—Is it fun to watch them struggle?
It is. I think it’s wonderful to get to watch people grow. Of course, it sucks for the people struggling, but I’m struggling right there with them. But it’s wonderful to watch nonetheless, including myself. I’ve always thought that this must be what it’s like to have children. That’s why I don’t need to have them. Hahaha!

—Ahaha, those are some pretty grown children.
Our real ages are those of far younger children though. Seeing everyone else grow makes me realize how much growing I have to do. I feel it so deep in my bones it makes me happy. On top of that, they can nail rehearsals and the actual performances. During rehearsals in Sendai, when I couldn’t stick the landing in “Lu:na” and hurt my legs and back, everyone said to me, “This is too dangerous, you’ve got to stop.” But if I stopped, that would have an effect on everybody else, so I couldn’t. But it was scary, and when I was onstage, even if I stuck the landings, the thought would cross my mind, “Will I be able to do the next song with my body in this condition?” But when I took my position, the other three gave me a slap on the shoulder, and burst out shouting “Woooo!” In that moment, I felt how much everyone supported me. I always give everyone a pat on the back before they’re about to do forward somersaults. Some members are even worse than me at this, you know. You can tell when they’re nervous even when looking at them from behind. So I give them a pat on the back and tell them, “You can do it!” But in Sendai, I guess everyone knew what was going through my head. For the first time everyone turned to me, they didn’t use words, but they shouted “Woooo!” I remember being moved, thinking, “I can do this. I can do this cuz they’re here.” I knew I wasn’t alone. I was deeply moved.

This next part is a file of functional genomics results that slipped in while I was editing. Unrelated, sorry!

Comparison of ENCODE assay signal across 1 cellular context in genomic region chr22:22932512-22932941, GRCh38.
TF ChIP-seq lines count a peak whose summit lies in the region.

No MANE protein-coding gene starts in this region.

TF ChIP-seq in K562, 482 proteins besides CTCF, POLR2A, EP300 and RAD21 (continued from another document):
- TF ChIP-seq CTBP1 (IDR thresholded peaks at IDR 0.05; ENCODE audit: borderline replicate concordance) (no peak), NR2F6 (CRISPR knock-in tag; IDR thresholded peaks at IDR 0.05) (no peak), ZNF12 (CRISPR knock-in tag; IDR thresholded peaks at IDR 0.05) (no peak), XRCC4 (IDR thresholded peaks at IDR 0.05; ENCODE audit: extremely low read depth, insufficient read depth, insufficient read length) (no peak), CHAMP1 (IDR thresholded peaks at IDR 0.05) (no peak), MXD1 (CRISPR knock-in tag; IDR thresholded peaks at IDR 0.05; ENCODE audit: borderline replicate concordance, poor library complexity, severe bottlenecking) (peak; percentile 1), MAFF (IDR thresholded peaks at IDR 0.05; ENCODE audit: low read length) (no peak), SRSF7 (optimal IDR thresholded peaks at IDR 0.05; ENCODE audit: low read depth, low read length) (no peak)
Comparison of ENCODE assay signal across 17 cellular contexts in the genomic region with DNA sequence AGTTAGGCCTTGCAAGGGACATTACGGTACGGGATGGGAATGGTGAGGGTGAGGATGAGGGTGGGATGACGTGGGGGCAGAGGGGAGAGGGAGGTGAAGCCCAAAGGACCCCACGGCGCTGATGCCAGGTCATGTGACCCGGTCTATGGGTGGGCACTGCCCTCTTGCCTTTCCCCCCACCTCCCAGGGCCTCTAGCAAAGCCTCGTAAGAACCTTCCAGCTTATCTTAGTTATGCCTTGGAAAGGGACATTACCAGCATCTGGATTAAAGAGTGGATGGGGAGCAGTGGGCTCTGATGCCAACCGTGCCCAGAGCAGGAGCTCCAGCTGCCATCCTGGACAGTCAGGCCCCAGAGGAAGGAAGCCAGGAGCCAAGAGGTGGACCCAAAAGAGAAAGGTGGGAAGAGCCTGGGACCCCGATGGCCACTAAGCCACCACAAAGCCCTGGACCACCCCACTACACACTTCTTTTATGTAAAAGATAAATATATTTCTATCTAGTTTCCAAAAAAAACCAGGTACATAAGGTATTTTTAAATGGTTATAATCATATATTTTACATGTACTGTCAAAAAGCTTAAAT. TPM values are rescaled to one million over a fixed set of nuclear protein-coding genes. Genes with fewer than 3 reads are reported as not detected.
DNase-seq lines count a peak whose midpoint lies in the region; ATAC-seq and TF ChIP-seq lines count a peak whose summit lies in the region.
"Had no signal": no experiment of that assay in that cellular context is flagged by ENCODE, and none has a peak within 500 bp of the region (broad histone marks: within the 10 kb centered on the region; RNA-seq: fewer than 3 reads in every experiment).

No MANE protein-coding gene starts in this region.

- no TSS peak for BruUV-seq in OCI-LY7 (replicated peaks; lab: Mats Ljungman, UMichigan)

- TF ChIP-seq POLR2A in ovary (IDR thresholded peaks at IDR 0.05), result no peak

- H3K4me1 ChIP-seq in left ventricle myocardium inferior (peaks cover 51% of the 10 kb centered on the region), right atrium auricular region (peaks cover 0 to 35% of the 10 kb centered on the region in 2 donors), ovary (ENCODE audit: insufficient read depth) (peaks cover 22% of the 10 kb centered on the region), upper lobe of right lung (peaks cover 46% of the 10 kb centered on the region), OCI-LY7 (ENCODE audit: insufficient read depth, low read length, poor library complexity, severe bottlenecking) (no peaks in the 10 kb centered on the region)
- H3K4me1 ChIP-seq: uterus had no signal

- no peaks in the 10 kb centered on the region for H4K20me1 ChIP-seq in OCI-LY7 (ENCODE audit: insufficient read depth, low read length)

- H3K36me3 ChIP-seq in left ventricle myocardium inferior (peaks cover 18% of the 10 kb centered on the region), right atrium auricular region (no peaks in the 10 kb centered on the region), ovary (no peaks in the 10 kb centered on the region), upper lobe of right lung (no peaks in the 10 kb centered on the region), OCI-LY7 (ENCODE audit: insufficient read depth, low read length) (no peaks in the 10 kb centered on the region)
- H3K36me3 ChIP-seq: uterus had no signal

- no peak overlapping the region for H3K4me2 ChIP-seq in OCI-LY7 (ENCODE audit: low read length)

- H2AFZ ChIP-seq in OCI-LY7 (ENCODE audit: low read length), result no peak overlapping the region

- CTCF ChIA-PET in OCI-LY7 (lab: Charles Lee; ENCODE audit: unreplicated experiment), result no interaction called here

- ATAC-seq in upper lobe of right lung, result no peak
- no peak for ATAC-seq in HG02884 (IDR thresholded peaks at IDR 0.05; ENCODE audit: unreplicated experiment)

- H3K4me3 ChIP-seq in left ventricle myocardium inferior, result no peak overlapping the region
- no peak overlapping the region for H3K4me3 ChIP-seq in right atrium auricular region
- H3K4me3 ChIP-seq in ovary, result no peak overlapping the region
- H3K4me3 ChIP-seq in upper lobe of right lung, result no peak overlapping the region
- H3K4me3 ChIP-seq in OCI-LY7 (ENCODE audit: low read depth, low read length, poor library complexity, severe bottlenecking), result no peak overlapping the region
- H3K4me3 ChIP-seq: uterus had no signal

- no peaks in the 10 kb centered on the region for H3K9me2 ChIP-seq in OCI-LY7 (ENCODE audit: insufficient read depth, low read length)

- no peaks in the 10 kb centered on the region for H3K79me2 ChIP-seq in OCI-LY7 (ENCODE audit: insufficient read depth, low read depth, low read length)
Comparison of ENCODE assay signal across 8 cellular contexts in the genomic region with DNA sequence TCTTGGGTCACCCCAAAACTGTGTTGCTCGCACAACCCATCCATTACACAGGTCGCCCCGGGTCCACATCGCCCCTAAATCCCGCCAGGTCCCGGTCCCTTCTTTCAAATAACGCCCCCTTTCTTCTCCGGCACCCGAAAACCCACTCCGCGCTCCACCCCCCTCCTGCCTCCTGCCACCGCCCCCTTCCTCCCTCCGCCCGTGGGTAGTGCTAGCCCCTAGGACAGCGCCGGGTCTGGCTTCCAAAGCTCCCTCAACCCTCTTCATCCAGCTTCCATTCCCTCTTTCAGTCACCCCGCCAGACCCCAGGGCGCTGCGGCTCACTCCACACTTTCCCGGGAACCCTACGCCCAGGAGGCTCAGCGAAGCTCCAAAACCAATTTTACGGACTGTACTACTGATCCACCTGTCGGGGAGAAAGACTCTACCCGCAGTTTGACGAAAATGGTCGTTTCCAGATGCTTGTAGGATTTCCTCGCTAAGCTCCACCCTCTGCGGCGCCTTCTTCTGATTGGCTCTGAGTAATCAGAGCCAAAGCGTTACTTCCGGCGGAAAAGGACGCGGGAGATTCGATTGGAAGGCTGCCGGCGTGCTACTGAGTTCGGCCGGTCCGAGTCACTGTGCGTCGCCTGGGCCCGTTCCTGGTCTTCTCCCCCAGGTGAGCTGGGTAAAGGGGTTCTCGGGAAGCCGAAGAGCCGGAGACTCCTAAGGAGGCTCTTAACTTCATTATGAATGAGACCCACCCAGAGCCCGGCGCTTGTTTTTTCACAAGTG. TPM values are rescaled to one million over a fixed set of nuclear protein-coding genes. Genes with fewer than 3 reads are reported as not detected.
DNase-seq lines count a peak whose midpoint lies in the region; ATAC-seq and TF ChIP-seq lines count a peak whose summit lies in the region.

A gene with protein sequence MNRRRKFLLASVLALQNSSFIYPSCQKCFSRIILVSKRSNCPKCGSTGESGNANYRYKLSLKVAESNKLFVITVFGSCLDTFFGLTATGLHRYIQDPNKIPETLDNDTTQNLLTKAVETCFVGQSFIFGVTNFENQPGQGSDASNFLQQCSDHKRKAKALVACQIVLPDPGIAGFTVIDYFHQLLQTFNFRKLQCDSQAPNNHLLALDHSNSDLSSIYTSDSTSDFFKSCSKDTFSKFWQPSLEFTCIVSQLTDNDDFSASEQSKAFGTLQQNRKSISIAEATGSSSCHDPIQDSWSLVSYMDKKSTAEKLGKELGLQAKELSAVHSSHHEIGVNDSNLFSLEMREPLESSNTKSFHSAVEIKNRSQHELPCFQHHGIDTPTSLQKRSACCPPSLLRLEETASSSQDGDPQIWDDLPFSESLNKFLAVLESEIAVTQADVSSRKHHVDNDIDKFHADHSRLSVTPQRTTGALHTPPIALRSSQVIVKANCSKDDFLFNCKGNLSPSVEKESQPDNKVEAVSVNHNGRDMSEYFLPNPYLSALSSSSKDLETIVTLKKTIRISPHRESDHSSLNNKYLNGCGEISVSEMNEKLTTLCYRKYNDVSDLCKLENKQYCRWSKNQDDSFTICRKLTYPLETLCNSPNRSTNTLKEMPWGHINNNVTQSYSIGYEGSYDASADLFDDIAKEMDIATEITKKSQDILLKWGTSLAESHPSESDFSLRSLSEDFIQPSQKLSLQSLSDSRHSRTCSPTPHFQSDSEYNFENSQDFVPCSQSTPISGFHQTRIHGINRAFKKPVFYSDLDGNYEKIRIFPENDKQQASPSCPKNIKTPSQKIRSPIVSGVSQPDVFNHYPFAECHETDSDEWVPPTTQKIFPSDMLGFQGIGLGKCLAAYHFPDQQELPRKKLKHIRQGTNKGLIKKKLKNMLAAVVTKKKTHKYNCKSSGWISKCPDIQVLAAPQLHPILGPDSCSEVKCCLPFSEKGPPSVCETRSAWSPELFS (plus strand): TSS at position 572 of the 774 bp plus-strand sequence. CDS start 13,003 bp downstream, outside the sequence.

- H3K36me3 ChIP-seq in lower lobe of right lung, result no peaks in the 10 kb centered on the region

—Yes, I remember this tremendous burst of energy from you.
The last day at Yokohama Arena, EGA couldn’t stick the landings. It was bound to happen with a two week gap between shows. But nobody freaked out. I’m sure he must’ve felt some pressure, but everyone, himself included, believed that if he tried to do it, he could. That’s precisely why he could do it. People get really uneasy when they become unable to do something they used to be able to do. It’s scary. But he practiced by himself for a little bit and nailed it. I think the reason he said “thank you” to everyone afterwards was that he felt that he wasn’t alone. We helped each other out like this many times throughout this tour. Of course, if you ask if everyone got excited in the exact same way, I can’t quite say that they did. But even if we weren’t all together, at some venue or other there would be a point where I’d be like, “Everyone understood we have to try to reach and entertain the audience.” I was happy to see how they were growing, and in all seriousness I felt like I wanted to go all around Asia with this group.

—So next you’ll expand to Asia!
Oh no, it was just a thought. Ahaha…

—Come on, do a version of Jōgen no Tsuki for Asia!
Hm, I don’t think I’ll do Jōgen no Tsuki for Asia. How to put it… I think it’s too soon to do it for Asia. But I was thinking it would be nice to do my next live show somewhere in Asia.4

—With the live shows done, once other related works and books are out, will that be the end of one phase of the MOON PROJECT?
It’ll be a closing of the curtains. The curtains will close, but I can’t say whether I’ll continue doing it or not. I said this during Rebirth too, but it takes a great deal of resolve to take one single concept this far. I’ve spent over two years on the concept of MOON, after all. I’m tired…

—So if you were to do something in Asia, would you go with a different concept?